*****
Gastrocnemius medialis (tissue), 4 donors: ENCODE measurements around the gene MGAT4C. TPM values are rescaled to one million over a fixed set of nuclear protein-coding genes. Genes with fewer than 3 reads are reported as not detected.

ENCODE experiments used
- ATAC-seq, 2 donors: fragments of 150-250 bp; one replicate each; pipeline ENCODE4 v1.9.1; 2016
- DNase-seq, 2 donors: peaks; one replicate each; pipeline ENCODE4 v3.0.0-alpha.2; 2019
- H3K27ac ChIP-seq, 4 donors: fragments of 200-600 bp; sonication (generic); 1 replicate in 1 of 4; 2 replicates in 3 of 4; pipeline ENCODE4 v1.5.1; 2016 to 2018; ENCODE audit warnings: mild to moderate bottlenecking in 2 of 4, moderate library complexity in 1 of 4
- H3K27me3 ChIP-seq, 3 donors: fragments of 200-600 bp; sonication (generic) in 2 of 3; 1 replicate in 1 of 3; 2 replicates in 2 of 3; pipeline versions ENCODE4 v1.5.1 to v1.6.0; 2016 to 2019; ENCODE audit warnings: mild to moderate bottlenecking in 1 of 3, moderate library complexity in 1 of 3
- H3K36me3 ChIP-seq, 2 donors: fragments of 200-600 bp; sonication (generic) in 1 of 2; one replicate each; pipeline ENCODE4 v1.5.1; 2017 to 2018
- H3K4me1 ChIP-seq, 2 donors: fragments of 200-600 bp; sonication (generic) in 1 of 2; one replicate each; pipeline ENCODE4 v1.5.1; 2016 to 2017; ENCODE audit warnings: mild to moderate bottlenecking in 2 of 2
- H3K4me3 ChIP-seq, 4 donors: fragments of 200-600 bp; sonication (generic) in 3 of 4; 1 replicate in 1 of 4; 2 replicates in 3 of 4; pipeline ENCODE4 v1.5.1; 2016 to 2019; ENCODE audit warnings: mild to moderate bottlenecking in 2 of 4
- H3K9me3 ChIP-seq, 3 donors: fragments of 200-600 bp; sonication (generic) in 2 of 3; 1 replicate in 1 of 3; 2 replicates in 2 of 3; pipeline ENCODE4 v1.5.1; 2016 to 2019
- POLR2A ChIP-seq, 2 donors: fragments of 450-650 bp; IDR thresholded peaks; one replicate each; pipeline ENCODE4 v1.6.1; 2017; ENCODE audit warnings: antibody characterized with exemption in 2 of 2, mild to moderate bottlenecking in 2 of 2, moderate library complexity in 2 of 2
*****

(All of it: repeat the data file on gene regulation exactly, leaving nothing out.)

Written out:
Gastrocnemius medialis (tissue), 4 donors: ENCODE measurements around the gene MGAT4C. TPM values are rescaled to one million over a fixed set of nuclear protein-coding genes. Genes with fewer than 3 reads are reported as not detected.

ENCODE experiments used
- ATAC-seq, 2 donors: fragments of 150-250 bp; one replicate each; pipeline ENCODE4 v1.9.1; 2016
- DNase-seq, 2 donors: peaks; one replicate each; pipeline ENCODE4 v3.0.0-alpha.2; 2019
- H3K27ac ChIP-seq, 4 donors: fragments of 200-600 bp; sonication (generic); 1 replicate in 1 of 4; 2 replicates in 3 of 4; pipeline ENCODE4 v1.5.1; 2016 to 2018; ENCODE audit warnings: mild to moderate bottlenecking in 2 of 4, moderate library complexity in 1 of 4
- H3K27me3 ChIP-seq, 3 donors: fragments of 200-600 bp; sonication (generic) in 2 of 3; 1 replicate in 1 of 3; 2 replicates in 2 of 3; pipeline versions ENCODE4 v1.5.1 to v1.6.0; 2016 to 2019; ENCODE audit warnings: mild to moderate bottlenecking in 1 of 3, moderate library complexity in 1 of 3
- H3K36me3 ChIP-seq, 2 donors: fragments of 200-600 bp; sonication (generic) in 1 of 2; one replicate each; pipeline ENCODE4 v1.5.1; 2017 to 2018
- H3K4me1 ChIP-seq, 2 donors: fragments of 200-600 bp; sonication (generic) in 1 of 2; one replicate each; pipeline ENCODE4 v1.5.1; 2016 to 2017; ENCODE audit warnings: mild to moderate bottlenecking in 2 of 2
- H3K4me3 ChIP-seq, 4 donors: fragments of 200-600 bp; sonication (generic) in 3 of 4; 1 replicate in 1 of 4; 2 replicates in 3 of 4; pipeline ENCODE4 v1.5.1; 2016 to 2019; ENCODE audit warnings: mild to moderate bottlenecking in 2 of 4
- H3K9me3 ChIP-seq, 3 donors: fragments of 200-600 bp; sonication (generic) in 2 of 3; 1 replicate in 1 of 3; 2 replicates in 2 of 3; pipeline ENCODE4 v1.5.1; 2016 to 2019
- POLR2A ChIP-seq, 2 donors: fragments of 450-650 bp; IDR thresholded peaks; one replicate each; pipeline ENCODE4 v1.6.1; 2017; ENCODE audit warnings: antibody characterized with exemption in 2 of 2, mild to moderate bottlenecking in 2 of 2, moderate library complexity in 2 of 2